For society, the purity and power of a Christian civilization were to be extended to the remotest parts of the earth. A higher, holier life was to be poured through the social system. War, aggression, and injustice of every form to be superseded by goodwill to men. The universal brotherhood of humanity to become a recognized reality. Jehovah enthroned in the hearts of men to become the acknowledged Sovereign of the race, and “the earth be full of the knowledge of the Lord, as the waters cover the sea.”

This is the work in which the Son of God is engaged. Verily it is righteous in its character, compared either with the laws of eternal rectitude, or the commonly received opinions of men. Righteous in view of the wants and woes, the bliss and the destiny of the race. Righteous ?--Nay, it is benevolent; it is gracious in every principle it involves, in every impulse it gives to human thought and feeling; it is glorious in every issue revealed to sense, or consciousness, or faith.

2. It is various in its expedients. -- The Divine Redeemer has confined himself to no single mode of carrying out his gracious purposes. His anxiety to succeed, and our vast debt of gratitude are indicated by the almost infinite variety of the means he has adopted.

Look, for instance, at the general system of rewards and punishments - the invariable connection established between virtue and happiness, vice and misery -- the manifestations of himself as the remedial governor of this revolted province of Jehovah's empire. He swept an entire race of sinners from the earth ; He elected the family of Abraham to be the witnesses of his power and medium of communication with the whole world. He delivered his law amid the thunders of Sinai; He moved before Israel in the pillar of cloud and the pillar of fire; He scourged the rebels of Palestine by war, and pestilence, and death; terrible vengeance fell upon Sodom and Egypt, Idumea and Babylon; the tabernacle, the temple, and the cross revealed the Divine authority of law, the exalted dignity of worship, and the ineffable glories of redemption. The self-consciousness, the language and the acts of the righteous attest the power of pardon, the wonders of a spiritual resurrection, and the moral splendors of a holy life. Faith disarms the tyrant death -- snatches from the grave its victim, and lights up eternity with the smiles of the Godhead. But proud, rebellious sinners, in war with Jehovah, by guilty millions, “ bite the dust," doomed and damned forever. Thus does the adorable Redeemer seek to guard the laws upon which the harmony of the universe depends, and retrieve the affairs of earth.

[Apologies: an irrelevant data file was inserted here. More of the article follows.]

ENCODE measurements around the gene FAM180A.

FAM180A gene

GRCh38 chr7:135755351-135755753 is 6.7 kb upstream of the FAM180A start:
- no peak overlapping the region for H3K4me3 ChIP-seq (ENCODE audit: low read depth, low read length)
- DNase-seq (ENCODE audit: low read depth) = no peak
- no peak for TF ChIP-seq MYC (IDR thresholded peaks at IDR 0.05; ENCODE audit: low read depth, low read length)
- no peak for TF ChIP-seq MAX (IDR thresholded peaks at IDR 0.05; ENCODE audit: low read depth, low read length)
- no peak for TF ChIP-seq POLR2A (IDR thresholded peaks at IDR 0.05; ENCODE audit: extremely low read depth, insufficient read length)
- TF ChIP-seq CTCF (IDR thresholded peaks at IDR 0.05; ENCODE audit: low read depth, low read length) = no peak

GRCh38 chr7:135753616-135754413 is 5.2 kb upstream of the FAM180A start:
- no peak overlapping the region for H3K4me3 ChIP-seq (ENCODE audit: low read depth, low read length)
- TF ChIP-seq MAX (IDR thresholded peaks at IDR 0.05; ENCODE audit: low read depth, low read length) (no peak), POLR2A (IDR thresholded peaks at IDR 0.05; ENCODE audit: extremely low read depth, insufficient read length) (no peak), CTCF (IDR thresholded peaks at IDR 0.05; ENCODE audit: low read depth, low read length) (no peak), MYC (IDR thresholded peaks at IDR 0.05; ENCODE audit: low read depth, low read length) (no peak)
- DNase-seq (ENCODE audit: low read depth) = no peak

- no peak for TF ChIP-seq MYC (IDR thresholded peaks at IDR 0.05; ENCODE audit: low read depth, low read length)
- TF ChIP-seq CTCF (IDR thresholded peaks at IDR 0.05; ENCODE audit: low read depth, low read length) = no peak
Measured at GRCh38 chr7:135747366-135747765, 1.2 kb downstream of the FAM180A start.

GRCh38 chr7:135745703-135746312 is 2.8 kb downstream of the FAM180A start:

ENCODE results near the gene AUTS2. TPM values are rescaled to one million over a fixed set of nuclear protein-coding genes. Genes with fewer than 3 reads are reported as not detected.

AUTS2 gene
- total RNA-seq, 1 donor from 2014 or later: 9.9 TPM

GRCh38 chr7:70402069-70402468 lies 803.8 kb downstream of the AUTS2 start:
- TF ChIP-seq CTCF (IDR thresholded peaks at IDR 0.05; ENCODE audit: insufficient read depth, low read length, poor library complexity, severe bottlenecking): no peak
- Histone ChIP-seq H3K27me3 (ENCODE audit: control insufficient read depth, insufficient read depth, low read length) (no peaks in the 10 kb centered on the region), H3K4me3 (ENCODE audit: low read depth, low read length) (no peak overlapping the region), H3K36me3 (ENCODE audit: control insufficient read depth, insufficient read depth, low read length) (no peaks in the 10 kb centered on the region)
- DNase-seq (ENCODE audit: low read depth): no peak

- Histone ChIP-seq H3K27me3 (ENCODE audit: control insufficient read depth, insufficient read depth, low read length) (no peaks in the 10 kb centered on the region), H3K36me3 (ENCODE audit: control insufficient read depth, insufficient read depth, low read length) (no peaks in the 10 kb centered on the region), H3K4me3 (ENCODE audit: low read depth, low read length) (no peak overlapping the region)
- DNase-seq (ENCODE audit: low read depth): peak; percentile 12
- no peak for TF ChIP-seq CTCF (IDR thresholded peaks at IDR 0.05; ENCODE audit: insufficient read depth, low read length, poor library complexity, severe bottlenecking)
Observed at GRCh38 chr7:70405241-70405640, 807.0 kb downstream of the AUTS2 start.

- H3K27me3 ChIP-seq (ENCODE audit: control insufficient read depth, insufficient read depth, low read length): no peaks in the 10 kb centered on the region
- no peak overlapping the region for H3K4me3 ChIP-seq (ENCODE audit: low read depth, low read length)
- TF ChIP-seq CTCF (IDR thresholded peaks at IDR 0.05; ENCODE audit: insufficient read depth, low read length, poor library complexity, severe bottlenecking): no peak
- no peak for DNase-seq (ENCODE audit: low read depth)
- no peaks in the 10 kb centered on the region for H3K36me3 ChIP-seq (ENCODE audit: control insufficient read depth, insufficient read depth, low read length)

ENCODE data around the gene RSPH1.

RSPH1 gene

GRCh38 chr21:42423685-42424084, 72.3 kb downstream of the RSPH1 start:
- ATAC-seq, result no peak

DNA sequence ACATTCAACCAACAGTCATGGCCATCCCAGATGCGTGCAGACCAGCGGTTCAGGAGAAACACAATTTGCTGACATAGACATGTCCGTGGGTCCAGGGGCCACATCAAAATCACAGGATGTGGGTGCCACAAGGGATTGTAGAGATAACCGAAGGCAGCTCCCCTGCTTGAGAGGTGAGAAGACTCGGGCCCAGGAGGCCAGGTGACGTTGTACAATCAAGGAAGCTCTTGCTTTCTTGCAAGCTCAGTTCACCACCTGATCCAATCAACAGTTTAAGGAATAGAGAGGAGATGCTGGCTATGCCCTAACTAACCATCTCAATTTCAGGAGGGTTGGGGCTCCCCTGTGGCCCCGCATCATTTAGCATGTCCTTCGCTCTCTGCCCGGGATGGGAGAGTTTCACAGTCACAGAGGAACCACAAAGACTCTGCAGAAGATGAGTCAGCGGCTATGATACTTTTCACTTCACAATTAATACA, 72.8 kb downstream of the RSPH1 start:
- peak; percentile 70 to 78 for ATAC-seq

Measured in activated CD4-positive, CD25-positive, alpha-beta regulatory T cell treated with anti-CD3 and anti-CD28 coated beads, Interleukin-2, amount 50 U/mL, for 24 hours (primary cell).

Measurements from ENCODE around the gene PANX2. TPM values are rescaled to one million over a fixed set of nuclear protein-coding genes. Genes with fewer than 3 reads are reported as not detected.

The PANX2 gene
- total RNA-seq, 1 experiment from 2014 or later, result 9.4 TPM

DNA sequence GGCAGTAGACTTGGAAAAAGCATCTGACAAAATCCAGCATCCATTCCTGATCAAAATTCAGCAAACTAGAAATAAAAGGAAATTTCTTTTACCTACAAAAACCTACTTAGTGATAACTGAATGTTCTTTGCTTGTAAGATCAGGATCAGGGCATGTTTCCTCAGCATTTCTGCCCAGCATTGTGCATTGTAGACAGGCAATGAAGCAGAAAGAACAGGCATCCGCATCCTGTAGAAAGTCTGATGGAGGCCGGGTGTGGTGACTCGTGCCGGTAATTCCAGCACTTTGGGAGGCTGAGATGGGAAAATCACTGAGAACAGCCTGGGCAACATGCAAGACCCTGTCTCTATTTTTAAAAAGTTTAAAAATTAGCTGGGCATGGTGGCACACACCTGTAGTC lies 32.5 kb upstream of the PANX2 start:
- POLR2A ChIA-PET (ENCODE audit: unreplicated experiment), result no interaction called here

Look also at miracles and prophecies.--To emancipate Israel from the thraldom of Egypt, he turned her river into blood, and slew her first-born. He led his people triunphantly through the divided waters, and overwhelmed their raging enemies. In the might of his providence he poured the torrent from the smitten rock, sent bread from heaven, and brought quails upon the camp